Int. Arch. Photogramm. Remote Sens. Spatial Inf. Sci., XLII-2/W5, 287-293, 2017
© Author(s) 2017. This work is distributed under
the Creative Commons Attribution 4.0 License.
18 Aug 2017
C. A. Graham1, K. G. Akoglu1, A. W. Lassen2, and S. Simon1 1Institute for the Preservation of Cultural Heritage, Yale University, USA
2Yale Babylonian Collection, Yale University, USA
Keywords: Structured Light Scanning, Triangulation Laser Scanning, Photometric Stereo, Close-range Photogrammetry, Deviation Analysis, Geometric Accuracy, Dissemination, 3D Printing Abstract. When it comes to capturing the geometry of a cultural heritage artifact, there is certainly no dearth of possible acquisition techniques. As technology has rapidly developed, the availability of intuitive 3D generating tools has increased exponentially and made it possible even for non-specialists to create many models quickly. Though the by-products of these different acquisition methods may be incongruent in terms of quality, these discrepancies are not problematic, as there are many applications of 3D models, each with their own set of requirements. Comparisons of high-resolution 3D models of an iconic Babylonian tablet, captured via four different closerange technologies discussed in this paper assess which methods of 3D digitization best suit specific intended purposes related to research, conservation and education. Taking into consideration repeatability, time and resource implications, qualitative and quantitative potential and ease of use, this paper presents a study of the strengths and weakness of structured light scanning, triangulation laser scanning, photometric stereo and close-range photogrammetry, in the context of interactive investigation, conditions monitoring, engagement, and dissemination.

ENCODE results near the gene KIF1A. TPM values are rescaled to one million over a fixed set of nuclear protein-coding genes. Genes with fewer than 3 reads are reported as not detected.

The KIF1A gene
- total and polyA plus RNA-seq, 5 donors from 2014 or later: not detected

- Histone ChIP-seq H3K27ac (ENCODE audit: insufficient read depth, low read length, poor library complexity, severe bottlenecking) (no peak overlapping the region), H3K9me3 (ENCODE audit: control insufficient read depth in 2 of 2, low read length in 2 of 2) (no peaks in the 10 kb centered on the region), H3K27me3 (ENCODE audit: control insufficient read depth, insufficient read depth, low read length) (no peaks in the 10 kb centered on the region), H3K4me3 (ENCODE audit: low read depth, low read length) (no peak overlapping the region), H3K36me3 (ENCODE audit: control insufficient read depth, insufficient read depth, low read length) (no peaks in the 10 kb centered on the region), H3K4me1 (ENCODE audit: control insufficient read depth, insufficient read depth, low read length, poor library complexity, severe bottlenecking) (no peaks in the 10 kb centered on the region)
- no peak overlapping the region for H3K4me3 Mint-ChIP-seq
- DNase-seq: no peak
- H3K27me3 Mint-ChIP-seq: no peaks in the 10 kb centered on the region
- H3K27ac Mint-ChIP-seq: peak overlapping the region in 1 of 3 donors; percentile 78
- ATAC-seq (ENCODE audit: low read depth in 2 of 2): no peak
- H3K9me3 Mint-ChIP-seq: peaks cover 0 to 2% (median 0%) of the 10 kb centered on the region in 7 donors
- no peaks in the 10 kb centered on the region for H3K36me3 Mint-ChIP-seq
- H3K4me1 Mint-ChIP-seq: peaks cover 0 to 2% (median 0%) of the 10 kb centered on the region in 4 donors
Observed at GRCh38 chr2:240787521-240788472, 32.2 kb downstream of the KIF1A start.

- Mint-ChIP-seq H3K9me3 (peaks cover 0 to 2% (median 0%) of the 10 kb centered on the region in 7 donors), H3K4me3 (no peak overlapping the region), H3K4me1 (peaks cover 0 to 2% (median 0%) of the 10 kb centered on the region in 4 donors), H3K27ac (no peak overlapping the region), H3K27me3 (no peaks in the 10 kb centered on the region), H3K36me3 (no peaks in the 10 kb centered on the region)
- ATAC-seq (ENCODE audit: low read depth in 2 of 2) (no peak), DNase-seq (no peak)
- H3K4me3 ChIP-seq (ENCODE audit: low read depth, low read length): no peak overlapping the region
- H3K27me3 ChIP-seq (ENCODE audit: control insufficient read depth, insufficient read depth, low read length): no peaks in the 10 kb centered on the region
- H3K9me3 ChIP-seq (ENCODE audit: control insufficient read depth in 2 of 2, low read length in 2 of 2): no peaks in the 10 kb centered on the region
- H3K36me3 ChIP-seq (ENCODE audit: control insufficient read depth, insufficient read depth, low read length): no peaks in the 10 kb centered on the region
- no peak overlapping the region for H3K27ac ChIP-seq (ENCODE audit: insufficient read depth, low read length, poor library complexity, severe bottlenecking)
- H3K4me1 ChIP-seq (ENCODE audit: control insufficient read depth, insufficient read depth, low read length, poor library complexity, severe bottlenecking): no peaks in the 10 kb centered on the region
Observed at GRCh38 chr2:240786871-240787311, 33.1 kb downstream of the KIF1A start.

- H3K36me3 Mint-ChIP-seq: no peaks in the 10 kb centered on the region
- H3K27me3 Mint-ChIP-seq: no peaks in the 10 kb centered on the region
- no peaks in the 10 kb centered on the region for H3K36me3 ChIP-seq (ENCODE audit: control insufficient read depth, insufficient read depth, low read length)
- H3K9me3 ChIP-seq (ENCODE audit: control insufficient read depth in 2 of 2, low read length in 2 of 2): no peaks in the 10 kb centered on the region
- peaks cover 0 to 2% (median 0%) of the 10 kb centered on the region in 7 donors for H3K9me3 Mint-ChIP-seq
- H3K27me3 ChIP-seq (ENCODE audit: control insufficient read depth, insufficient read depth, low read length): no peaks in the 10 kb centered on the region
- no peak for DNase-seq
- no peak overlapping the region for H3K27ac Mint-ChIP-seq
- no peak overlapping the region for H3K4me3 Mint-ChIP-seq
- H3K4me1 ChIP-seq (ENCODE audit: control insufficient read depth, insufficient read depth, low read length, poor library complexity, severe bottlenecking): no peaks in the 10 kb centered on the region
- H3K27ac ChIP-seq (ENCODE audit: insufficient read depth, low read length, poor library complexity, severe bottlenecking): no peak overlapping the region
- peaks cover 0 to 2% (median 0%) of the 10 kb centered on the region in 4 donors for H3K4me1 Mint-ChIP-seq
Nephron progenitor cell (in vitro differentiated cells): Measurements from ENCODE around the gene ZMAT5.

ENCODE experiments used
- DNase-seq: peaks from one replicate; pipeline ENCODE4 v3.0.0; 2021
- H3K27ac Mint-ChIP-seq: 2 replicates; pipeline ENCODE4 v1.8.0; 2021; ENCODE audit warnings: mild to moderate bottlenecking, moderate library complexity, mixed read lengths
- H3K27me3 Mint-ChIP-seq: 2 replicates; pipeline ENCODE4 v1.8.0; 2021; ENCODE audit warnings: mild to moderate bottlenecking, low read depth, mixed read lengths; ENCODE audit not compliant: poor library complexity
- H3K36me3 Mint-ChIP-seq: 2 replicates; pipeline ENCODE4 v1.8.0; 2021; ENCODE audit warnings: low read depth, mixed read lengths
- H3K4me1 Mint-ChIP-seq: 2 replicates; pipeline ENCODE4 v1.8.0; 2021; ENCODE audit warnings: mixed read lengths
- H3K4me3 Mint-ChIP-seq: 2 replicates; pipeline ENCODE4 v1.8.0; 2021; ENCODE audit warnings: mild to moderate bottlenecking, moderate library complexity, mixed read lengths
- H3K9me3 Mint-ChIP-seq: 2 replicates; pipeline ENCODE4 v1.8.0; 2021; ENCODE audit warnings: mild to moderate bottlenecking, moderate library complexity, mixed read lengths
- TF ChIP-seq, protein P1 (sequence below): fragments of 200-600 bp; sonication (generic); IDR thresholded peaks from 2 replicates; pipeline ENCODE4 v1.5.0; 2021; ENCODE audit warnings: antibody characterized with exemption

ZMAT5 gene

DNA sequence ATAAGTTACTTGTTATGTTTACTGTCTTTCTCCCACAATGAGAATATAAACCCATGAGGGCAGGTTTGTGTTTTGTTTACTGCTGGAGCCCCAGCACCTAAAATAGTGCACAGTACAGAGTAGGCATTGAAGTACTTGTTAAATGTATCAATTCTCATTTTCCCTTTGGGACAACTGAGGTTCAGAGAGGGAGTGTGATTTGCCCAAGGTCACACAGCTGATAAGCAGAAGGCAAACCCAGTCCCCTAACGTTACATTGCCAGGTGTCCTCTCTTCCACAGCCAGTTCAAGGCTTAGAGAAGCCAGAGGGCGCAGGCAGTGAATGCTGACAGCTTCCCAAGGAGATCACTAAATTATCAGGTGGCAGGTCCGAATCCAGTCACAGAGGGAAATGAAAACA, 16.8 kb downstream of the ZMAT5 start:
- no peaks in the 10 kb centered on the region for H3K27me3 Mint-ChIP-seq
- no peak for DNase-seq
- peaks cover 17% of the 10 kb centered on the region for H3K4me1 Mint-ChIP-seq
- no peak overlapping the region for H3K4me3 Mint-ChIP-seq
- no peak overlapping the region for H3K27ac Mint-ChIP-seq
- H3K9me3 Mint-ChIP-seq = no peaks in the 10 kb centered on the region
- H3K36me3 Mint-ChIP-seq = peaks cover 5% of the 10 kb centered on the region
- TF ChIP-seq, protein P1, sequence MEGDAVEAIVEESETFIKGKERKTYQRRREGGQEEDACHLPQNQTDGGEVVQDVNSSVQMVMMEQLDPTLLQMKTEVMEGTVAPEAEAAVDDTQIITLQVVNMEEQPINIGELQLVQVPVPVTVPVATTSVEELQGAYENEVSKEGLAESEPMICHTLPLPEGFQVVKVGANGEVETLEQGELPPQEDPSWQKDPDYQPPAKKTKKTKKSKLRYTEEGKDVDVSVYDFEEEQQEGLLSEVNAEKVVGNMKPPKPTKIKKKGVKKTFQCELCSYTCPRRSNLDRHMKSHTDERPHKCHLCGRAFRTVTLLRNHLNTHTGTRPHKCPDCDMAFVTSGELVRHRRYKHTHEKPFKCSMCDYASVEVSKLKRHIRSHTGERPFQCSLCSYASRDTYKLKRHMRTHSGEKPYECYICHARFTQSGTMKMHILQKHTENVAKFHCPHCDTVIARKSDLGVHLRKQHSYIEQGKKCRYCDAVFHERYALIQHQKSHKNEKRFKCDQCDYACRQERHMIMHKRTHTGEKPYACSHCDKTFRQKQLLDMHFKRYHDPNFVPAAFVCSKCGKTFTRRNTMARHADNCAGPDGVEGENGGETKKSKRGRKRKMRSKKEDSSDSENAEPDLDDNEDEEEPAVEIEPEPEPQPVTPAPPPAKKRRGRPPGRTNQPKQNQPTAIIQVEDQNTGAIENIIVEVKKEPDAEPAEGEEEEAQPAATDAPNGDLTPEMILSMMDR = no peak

Conference paper (PDF, 4113 KB)

Citation: Graham, C. A., Akoglu, K. G., Lassen, A. W., and Simon, S.: EPIC DIMENSIONS: A COMPARATIVE ANALYSIS OF 3D ACQUISITION METHODS, Int. Arch. Photogramm. Remote Sens. Spatial Inf. Sci., XLII-2/W5, 287-293,, 2017.

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